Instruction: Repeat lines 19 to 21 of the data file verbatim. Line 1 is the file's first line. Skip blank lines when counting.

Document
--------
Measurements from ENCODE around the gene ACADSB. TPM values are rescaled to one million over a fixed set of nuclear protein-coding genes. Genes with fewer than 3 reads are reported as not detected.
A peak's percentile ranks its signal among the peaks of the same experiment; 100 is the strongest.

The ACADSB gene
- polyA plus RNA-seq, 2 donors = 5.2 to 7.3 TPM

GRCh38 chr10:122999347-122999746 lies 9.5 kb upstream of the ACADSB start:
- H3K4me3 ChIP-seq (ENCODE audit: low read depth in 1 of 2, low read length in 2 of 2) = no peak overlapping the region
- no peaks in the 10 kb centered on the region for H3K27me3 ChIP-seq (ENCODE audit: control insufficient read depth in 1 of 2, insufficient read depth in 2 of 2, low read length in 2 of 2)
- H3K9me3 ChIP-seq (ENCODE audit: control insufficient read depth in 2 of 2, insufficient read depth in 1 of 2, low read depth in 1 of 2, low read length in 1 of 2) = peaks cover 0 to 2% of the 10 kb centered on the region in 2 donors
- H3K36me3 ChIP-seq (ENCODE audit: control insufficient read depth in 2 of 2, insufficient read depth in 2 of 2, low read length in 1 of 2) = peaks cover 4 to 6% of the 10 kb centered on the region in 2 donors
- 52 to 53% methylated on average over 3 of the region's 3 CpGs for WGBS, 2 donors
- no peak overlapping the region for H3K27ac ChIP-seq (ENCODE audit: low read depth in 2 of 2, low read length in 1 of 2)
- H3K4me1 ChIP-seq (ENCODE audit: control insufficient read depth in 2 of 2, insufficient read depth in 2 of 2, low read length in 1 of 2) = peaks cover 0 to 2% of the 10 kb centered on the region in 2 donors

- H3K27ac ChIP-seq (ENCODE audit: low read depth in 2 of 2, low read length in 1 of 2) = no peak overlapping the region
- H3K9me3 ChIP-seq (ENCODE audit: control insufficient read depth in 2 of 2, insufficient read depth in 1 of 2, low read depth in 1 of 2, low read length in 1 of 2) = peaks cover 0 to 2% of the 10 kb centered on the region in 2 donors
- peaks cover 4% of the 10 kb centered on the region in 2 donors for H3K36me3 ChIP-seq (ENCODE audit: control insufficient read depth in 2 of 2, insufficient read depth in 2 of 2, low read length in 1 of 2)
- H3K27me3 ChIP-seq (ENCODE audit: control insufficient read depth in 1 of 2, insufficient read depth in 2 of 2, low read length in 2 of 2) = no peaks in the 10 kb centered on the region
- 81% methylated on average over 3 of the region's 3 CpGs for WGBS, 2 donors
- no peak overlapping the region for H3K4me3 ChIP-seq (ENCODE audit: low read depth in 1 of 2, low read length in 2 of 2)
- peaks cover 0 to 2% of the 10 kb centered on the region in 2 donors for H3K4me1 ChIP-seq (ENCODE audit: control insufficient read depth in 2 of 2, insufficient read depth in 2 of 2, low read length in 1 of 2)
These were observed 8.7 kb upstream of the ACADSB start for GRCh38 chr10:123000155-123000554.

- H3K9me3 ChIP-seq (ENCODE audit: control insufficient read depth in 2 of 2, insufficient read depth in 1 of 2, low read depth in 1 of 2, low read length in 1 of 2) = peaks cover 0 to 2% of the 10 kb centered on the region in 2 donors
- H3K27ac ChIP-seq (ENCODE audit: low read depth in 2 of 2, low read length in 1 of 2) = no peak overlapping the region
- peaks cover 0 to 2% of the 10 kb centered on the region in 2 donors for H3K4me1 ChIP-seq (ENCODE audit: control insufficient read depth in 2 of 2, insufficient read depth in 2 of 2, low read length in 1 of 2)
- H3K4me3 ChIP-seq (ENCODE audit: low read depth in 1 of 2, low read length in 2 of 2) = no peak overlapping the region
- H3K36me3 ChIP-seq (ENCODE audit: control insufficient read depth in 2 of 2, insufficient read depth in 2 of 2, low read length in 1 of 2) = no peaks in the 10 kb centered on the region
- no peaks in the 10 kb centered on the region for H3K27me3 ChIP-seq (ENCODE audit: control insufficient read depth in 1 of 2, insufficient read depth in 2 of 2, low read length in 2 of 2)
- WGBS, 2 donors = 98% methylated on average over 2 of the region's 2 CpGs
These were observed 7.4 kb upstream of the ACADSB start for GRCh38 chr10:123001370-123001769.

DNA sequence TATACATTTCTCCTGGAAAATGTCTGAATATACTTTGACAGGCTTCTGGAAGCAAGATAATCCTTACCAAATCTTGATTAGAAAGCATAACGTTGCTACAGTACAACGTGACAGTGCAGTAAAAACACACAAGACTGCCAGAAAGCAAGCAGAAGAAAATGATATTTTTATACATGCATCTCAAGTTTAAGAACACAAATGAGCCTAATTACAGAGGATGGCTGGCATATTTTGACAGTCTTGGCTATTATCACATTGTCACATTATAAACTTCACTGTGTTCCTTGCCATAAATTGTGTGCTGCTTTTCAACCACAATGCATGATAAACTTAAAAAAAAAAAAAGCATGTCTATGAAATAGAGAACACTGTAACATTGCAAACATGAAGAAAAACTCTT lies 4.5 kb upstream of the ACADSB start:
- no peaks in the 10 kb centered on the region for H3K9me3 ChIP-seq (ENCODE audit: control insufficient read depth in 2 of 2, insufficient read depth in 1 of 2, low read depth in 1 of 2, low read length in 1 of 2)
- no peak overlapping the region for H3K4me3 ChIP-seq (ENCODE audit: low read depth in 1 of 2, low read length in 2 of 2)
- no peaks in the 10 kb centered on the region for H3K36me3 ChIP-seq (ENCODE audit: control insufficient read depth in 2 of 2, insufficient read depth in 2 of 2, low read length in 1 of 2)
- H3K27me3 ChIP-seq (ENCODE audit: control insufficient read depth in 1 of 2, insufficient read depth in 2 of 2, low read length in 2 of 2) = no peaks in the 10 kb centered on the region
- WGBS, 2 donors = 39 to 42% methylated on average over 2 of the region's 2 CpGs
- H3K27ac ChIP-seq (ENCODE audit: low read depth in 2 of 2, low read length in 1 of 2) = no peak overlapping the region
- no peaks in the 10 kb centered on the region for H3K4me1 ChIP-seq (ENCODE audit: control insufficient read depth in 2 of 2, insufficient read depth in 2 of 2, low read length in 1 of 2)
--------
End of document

- peaks cover 0 to 2% of the 10 kb centered on the region in 2 donors for H3K4me1 ChIP-seq (ENCODE audit: control insufficient read depth in 2 of 2, insufficient read depth in 2 of 2, low read length in 1 of 2)
These were observed 8.7 kb upstream of the ACADSB start for GRCh38 chr10:123000155-123000554.

- H3K9me3 ChIP-seq (ENCODE audit: control insufficient read depth in 2 of 2, insufficient read depth in 1 of 2, low read depth in 1 of 2, low read length in 1 of 2) = peaks cover 0 to 2% of the 10 kb centered on the region in 2 donors